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News Headlines
Health care news from around the state and nation

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Poll: Most Americans know little about Supreme Court health case
Washington Post

Most Americans haven’t heard much about the Supreme Court ruling that could result in the loss of health insurance for millions of Americans, according to a poll released Tuesday. About seven in 10 say they’ve heard only a little or nothing at all about the case, King v. Burwell, which challenges a key provision of the Affordable Care Act.

The court is expected to decide within the next two weeks whether it is illegal for the government to provide subsidies to consumers in states that have not set up their own exchanges and instead rely on the federal health insurance marketplace, or HealthCare.gov.

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California is low-risk for MERS, health official says
Orange County Register

The risk of Middle East respiratory syndrome spreading to California is very low, Karen Smith, the state’s top health officer, said Monday. MERS, the deadly virus that is circulating overseas, has made headlines over the last month as it spreads through health facilities in South Korea, killing 16 people and infecting 150 in the largest outbreak outside the Middle East. It has not spread outside of South Korea’s hospitals into the wider community.

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If Supreme Court upends health law, critics and backers mobilize for next action
Washington Post

With a Supreme Court decision looming that could lead to the loss of health insurance for millions of Americans, supporters and opponents of President Obama’s health-care law already are mobilizing for the next stage of the battle: influencing policy alternatives if the court upends a key component of the law.

At issue in the court case is whether it is legal for the government to provide subsidies to consumers in the almost three dozen states that have not set up their own insurance exchanges and instead rely on the federal marketplace.

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Majority in U.S. wants Congress to ensure Obamacare subsidies, poll finds
Los Angeles Times

Nearly two-thirds of Americans want Congress to ensure that residents in every state can receive insurance subsidies though the Affordable Care Act, according to a new national poll conducted as the Supreme Court prepares to decide a legal challenge that could strip away the subsidies in more than 30 states.

Asked whether lawmakers should pass a law “so that people in all states can be eligible for financial help,” just one-quarter of those surveyed said no, according to the poll by the nonprofit Kaiser Family Foundation.

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HHS approves three state-based exchanges ahead of King decision
Modern Healthcare

The Obama administration has given the go-ahead to Arkansas, Delaware and Pennsylvania to switch from federally facilitated health insurance marketplaces to state-based ones.

The approvals come right before the U.S. Supreme Court will hand down a decision that could dramatically alter the course of the exchanges. Justices are expected to rule by the end of the month whether premium subsidies are legal in states that rely on HHS to operate their exchange. Conservative plaintiffs in King v. Burwell have argued the Affordable Care Act only allows the subsidies, known as premium tax credits, to be issued through exchanges established and operated by states.

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Vast data warehouse raises HealthCare.gov privacy concerns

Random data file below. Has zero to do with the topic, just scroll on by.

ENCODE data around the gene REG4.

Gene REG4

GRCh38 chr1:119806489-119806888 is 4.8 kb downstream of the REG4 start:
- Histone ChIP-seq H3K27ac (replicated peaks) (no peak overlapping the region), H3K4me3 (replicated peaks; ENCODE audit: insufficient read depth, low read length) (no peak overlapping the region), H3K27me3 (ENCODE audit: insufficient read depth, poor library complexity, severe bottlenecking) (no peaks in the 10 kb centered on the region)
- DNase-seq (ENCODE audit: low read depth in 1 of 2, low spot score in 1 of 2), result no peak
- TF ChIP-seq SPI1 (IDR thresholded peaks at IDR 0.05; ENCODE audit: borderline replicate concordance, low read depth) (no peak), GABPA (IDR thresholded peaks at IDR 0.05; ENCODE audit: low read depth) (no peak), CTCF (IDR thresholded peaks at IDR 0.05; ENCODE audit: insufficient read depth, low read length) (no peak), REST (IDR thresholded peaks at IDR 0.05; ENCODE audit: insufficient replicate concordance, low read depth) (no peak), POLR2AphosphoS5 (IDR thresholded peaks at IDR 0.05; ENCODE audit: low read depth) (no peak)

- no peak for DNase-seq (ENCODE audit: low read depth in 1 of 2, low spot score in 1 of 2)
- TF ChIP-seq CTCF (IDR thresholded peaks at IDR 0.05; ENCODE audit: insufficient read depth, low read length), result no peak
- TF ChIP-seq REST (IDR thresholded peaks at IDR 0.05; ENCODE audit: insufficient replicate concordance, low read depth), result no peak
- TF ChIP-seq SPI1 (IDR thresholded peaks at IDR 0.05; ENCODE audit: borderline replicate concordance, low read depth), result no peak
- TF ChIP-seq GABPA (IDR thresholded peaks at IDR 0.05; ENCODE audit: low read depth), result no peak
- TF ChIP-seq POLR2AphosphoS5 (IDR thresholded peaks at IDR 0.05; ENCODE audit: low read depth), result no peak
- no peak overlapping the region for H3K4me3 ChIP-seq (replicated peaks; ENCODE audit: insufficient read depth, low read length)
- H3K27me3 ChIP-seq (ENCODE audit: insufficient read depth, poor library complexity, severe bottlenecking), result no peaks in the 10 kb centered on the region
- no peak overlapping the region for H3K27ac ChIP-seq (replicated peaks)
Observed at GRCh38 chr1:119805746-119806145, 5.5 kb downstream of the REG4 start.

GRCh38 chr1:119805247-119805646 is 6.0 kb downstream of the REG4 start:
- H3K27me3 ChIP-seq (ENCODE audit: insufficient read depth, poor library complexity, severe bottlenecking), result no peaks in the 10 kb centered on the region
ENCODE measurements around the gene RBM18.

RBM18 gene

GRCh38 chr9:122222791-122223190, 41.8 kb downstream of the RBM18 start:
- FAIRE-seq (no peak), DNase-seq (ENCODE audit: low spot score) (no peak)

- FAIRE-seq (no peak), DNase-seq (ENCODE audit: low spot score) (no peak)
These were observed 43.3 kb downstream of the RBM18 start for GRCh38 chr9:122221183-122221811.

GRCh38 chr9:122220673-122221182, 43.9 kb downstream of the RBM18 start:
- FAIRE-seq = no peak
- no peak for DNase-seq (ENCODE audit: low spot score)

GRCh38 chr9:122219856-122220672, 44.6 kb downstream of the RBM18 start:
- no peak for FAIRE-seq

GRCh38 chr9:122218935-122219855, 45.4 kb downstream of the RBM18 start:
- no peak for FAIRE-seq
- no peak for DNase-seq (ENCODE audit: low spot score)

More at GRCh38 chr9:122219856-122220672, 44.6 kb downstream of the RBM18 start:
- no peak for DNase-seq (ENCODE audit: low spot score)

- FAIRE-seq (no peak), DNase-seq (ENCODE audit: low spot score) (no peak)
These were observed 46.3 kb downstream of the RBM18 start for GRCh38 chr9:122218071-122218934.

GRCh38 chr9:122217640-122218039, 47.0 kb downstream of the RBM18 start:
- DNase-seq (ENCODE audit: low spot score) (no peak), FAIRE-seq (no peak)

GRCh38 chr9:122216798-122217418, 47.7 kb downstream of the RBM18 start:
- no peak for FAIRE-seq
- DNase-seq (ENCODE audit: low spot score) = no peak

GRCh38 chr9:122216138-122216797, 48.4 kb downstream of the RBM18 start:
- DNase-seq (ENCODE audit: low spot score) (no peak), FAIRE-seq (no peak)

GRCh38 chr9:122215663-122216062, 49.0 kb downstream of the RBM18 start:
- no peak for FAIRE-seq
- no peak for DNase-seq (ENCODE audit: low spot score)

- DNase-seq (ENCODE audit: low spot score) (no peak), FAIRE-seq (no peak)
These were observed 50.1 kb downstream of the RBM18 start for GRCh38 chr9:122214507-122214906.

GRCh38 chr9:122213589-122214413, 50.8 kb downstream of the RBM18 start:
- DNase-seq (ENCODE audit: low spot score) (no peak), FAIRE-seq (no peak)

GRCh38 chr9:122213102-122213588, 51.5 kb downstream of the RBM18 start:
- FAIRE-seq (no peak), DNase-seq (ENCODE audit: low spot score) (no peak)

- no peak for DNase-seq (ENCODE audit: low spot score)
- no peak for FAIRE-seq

San Francisco Chronicle

A government data warehouse that stores personal information on millions of HealthCare.gov customers is raising privacy concerns at a time when major breaches have become distressingly common. A government privacy assessment dated Jan.

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California Has Seen a 34% Increase in Medi-Cal Enrollment Since ACA
HealthyCal.org

California leads the nation in enrollment in Medicaid, the national health program for low-income people, and has seen a 34 percent increase in enrollment since the Affordable Care Act took effect, according to a new report.

As the most populous state, it’s no surprise that California has the largest number of Medicaid enrollees — it did before the federal health law was enacted too.

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Lawmakers improve Medi-Cal funding — but will governor go along?
Sacramento Business Journal

The state budget approved by California lawmakers Monday would partially compensate health-care providers for two years of cuts in Medi-Cal funding during the Great Recession. But it would do nothing to boost rates in the future.

The legislative version of the proposed 2015-16 state budget includes $37 million to compensate providers for 10 percent cuts imposed between June 2011 and June 2013.

More than two-thirds of that — $25 million — would be be paid beginning next April 1 to doctors and other Medi-Cal providers to restore half the money they lost from those cuts. The remaining $12 million allocated by lawmakers would do the same for hospital-based skilled nursing facilities.

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Funding source or transformation tool? CMS, states disagree
Modern Healthcare

State officials have come to view a Medicaid hospital-improvement initiative primarily as a source of supplemental payments for providers, according to the Medicaid and CHIP Payment and Access Commission.MACPAC conducted a series of interviews with state and federal officials about a Medicaid hospital improvement initiative and uncovered a fundamental difference between what states and CMS officials understand about the purpose of the program.

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Medi-Cal Boom Strains Doctors and Budgets
Fox & Hounds

With Medicaid eligibility expanded nationwide under the Affordable Care Act, Medi-Cal enrollees have discovered that care in California is not keeping up with increased demand. “Today, more than 12 million Californians, nearly one-third of the state’s total population, are enrolled in the government’s health insurance plan for low-income, disabled and disadvantaged residents,” U-T San Diego reported.

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Pressure to boost Medi-Cal dental reimbursements
Capitol Weekly

Jim Wood tells a story about teeth that makes him smile.

Wood — a dentist and a state assemblyman from Sonoma County — remembers the time a patient of his who was an elementary school teacher told him about a student suffering from serious dental problems. The little girl’s family was poor and they lived in a rural area. They couldn’t find a dentist to treat her.